For much of 2009, recession-focused stories stole the headlines for many media outlets. But increased unemployment rates and a failing housing market aren’t the only side effects of a falling economy. With less money to go around for loans or scholarships—not to mention a lack of employment opportunities upon graduation—students have been some of the hardest hit by the current economic situation. With the additional costs of equipment and film production, how have film students in particular fared? MM assembled a roundtable of a half-dozen of the world’s top film educators to ask this question and more.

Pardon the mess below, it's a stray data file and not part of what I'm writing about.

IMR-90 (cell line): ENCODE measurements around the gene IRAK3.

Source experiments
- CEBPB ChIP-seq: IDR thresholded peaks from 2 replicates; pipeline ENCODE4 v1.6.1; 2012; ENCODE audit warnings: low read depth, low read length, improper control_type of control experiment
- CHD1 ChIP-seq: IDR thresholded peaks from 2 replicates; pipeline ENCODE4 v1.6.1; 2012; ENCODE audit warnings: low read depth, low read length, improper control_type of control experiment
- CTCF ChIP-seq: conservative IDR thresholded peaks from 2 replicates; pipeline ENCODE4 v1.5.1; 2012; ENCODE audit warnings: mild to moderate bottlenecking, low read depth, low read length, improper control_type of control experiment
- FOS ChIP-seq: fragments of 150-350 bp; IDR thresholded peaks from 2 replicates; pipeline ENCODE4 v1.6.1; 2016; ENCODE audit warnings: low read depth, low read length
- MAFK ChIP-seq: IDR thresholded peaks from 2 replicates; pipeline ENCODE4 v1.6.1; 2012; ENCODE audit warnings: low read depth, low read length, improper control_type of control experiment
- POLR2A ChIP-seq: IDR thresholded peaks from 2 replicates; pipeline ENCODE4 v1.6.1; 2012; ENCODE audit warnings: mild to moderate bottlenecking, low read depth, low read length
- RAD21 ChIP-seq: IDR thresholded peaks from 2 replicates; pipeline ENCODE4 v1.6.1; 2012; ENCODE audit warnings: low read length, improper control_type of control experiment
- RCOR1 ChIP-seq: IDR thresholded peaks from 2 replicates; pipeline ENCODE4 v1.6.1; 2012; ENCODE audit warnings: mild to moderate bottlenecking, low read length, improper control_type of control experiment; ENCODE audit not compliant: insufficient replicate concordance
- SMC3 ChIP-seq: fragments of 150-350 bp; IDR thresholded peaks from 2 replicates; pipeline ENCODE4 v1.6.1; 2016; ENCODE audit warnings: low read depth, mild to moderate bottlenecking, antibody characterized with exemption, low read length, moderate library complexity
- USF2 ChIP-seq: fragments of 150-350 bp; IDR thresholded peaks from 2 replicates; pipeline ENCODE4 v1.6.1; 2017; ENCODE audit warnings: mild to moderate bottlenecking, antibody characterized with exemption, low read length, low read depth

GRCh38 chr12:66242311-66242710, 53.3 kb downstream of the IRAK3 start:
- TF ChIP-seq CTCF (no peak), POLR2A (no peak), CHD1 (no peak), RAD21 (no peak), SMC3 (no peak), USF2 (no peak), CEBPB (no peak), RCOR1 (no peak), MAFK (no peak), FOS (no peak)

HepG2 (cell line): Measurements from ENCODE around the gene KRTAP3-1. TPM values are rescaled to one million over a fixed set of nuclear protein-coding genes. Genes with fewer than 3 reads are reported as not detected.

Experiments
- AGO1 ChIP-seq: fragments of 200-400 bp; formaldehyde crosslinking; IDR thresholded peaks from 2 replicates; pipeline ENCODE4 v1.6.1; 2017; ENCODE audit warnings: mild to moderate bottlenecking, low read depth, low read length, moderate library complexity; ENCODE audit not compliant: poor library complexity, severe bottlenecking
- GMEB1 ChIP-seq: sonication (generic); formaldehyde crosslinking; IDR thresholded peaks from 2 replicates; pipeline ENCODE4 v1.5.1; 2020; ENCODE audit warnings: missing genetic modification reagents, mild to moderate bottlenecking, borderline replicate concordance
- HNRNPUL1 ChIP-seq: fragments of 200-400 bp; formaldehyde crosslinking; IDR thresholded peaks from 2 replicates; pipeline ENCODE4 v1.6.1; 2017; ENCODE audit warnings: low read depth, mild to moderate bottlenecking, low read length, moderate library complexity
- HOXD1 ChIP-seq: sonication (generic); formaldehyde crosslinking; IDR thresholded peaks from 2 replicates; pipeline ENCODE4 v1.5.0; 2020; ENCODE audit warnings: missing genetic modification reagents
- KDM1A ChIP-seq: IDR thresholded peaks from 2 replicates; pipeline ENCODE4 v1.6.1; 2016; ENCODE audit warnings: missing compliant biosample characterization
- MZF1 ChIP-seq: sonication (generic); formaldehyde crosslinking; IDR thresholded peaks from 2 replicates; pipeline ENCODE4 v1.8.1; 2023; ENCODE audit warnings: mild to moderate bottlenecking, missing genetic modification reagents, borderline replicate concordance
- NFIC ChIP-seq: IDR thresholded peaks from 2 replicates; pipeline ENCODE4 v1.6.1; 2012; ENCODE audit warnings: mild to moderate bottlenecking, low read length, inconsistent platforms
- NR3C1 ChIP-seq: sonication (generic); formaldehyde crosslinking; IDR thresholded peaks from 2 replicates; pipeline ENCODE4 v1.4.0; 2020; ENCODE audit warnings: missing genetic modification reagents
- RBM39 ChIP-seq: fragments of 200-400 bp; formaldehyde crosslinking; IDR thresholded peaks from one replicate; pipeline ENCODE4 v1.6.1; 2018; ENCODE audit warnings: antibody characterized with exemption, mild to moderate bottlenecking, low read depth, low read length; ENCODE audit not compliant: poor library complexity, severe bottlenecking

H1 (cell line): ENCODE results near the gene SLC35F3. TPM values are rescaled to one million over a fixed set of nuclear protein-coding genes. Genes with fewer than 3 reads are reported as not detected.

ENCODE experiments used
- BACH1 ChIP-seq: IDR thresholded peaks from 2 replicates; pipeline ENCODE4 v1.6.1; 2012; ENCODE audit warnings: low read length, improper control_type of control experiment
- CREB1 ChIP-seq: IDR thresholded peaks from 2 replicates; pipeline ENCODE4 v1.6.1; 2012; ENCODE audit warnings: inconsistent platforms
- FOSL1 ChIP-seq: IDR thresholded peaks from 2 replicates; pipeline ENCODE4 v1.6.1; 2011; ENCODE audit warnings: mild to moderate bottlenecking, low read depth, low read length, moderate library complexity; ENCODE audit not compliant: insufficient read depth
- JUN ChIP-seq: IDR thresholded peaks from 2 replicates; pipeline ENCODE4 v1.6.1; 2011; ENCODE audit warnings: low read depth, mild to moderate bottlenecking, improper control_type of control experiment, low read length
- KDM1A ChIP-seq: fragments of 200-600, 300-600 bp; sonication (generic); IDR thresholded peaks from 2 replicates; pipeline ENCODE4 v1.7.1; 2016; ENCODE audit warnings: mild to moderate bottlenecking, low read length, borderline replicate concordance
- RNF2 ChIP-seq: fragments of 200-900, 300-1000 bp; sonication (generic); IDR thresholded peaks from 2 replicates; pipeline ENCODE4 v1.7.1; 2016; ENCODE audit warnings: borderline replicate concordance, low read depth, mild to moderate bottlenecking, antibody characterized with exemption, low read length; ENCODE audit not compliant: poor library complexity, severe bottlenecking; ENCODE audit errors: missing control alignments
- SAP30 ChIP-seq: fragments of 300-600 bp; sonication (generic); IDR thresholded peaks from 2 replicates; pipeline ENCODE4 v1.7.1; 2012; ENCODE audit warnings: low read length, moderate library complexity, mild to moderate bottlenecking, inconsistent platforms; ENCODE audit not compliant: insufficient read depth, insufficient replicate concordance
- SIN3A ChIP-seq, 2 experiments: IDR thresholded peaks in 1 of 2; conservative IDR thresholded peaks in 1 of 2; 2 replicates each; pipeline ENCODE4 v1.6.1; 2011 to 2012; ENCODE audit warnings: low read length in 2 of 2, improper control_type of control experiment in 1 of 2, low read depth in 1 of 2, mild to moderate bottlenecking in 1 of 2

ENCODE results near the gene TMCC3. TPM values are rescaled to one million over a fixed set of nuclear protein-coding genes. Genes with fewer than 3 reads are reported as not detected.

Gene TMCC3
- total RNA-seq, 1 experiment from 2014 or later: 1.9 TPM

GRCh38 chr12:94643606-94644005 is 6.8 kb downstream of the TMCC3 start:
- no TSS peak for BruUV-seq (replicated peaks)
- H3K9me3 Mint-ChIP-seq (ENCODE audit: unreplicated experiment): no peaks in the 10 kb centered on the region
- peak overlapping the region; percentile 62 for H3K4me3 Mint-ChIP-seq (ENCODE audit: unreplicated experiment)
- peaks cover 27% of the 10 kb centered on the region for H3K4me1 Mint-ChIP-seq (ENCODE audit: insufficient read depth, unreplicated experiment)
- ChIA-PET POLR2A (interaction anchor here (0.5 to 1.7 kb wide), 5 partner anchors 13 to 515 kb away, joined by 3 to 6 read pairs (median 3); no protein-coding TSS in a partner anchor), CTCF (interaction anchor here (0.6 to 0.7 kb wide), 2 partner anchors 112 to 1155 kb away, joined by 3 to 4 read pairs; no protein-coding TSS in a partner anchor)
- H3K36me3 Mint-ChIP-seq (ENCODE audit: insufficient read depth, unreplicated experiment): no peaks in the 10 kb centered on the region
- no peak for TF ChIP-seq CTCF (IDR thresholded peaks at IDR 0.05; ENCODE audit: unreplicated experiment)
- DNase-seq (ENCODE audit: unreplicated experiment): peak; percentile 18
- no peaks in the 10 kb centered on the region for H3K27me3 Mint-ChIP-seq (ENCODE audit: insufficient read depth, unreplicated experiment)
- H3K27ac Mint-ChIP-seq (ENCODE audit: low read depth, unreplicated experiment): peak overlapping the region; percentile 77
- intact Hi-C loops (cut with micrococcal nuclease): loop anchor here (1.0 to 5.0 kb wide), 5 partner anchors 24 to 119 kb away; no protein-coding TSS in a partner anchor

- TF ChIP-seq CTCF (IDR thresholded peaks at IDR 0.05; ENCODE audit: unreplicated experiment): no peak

Participants include: Eduardo A. Rufeisen, director of the School Motion Pictures & Television at Academy of Art University (AAU); Keith Sensing, executive director of the International Academy of Film and Television (IAFT); David Shulman, director of the Seattle Film Institute (SFI); Bill Smith, vice president of education at the Los Angeles Film School (LAFS); Duncan Thompson, CEO of International Film School Sydney (IFFS); and Jordan Kerner, dean of the School of Filmmaking at University of North Carolina School of the Arts—and Film Producer (UNCSA).

Jennifer Wood (MM): How do you think film education itself is changing and how is your program adapting to the constant changes that occur within the film industry?